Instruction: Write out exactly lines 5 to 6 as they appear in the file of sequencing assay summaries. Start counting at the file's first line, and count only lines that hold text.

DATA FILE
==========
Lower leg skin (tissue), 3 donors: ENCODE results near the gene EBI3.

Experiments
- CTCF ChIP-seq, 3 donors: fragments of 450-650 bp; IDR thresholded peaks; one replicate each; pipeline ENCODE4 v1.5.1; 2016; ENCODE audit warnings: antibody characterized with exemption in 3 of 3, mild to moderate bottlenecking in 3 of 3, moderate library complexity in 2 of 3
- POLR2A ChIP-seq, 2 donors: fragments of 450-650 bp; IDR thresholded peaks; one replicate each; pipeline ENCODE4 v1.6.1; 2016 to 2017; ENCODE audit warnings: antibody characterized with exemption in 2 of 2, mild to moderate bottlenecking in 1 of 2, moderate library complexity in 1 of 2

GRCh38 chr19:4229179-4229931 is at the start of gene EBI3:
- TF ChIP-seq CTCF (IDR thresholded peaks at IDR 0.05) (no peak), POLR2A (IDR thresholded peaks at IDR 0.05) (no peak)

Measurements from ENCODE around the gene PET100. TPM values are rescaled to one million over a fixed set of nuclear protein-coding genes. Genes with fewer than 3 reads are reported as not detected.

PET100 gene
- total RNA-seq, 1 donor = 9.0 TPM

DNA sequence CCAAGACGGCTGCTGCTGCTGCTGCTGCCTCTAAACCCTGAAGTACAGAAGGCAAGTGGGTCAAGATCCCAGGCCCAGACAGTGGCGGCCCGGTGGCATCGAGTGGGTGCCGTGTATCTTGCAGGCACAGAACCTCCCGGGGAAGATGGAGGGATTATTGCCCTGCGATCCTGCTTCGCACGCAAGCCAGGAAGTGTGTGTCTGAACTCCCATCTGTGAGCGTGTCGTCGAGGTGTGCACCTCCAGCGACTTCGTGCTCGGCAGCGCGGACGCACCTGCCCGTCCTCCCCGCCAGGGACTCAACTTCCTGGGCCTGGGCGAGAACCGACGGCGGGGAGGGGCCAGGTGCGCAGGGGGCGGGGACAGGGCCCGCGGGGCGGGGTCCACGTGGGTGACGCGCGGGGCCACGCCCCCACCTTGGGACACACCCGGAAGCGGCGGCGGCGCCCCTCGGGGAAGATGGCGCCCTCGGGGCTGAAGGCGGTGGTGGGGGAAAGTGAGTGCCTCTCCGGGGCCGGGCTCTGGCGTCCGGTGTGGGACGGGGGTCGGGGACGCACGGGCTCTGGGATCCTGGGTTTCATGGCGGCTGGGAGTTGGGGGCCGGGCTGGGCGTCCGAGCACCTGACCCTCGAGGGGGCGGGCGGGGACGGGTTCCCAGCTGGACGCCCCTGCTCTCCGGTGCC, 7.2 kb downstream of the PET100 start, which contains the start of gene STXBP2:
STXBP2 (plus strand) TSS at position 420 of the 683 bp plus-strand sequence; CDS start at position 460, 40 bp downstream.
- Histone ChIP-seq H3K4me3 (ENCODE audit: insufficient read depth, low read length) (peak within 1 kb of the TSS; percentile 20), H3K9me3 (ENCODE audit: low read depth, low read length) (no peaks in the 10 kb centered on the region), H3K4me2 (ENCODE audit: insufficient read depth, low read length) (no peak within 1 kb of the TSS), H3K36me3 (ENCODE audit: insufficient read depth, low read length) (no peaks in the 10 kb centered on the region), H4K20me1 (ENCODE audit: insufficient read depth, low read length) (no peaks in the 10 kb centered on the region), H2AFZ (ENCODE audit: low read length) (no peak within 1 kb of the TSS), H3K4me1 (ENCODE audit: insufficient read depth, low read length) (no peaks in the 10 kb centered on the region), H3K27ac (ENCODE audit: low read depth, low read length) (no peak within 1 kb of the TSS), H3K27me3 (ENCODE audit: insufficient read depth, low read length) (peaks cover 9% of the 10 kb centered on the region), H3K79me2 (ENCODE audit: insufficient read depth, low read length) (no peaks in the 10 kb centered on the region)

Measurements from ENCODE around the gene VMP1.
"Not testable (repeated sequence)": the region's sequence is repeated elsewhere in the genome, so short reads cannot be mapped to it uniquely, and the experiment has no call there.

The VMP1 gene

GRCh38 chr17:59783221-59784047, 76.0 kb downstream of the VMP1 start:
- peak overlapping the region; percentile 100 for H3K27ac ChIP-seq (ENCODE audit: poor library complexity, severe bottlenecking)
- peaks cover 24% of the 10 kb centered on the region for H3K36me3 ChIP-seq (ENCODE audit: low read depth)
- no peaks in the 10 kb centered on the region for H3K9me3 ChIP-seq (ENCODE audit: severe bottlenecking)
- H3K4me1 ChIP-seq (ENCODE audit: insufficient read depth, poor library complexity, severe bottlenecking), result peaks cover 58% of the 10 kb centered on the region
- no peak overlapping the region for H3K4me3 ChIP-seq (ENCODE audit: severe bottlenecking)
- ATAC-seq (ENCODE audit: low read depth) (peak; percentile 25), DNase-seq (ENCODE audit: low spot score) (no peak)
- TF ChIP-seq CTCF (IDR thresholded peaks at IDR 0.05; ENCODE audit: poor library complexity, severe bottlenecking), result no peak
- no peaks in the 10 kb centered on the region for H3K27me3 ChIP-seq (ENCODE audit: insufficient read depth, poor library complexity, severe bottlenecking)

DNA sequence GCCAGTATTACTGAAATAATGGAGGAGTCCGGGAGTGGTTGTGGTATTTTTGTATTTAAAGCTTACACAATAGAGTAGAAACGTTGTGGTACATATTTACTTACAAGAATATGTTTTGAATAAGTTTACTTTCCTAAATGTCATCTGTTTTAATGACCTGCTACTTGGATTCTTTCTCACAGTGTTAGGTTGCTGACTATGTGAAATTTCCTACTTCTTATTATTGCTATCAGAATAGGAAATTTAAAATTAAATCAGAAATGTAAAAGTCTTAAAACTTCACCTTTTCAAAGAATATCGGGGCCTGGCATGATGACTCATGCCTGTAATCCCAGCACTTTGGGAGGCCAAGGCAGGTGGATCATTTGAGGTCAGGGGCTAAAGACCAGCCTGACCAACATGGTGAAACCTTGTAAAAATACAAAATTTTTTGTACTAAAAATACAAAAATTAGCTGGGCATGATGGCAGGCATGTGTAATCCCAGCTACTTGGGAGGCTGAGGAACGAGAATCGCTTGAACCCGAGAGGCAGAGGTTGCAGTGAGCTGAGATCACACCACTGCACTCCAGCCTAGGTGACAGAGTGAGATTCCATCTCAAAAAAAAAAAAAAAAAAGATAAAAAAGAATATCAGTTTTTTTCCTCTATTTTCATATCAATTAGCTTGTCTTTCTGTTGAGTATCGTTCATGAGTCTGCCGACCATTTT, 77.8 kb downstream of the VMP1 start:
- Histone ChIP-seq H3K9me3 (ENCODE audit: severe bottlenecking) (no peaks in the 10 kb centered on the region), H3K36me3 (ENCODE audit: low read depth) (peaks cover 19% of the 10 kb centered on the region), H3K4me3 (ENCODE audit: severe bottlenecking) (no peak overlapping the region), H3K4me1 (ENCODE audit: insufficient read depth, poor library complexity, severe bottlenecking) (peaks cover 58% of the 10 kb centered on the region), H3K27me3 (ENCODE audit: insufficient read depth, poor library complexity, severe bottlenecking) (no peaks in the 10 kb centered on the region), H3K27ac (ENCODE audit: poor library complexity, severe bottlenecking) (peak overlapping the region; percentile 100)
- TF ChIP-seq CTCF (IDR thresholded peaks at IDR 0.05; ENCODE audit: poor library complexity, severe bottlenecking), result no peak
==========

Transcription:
GRCh38 chr19:4229179-4229931 is at the start of gene EBI3:
- TF ChIP-seq CTCF (IDR thresholded peaks at IDR 0.05) (no peak), POLR2A (IDR thresholded peaks at IDR 0.05) (no peak)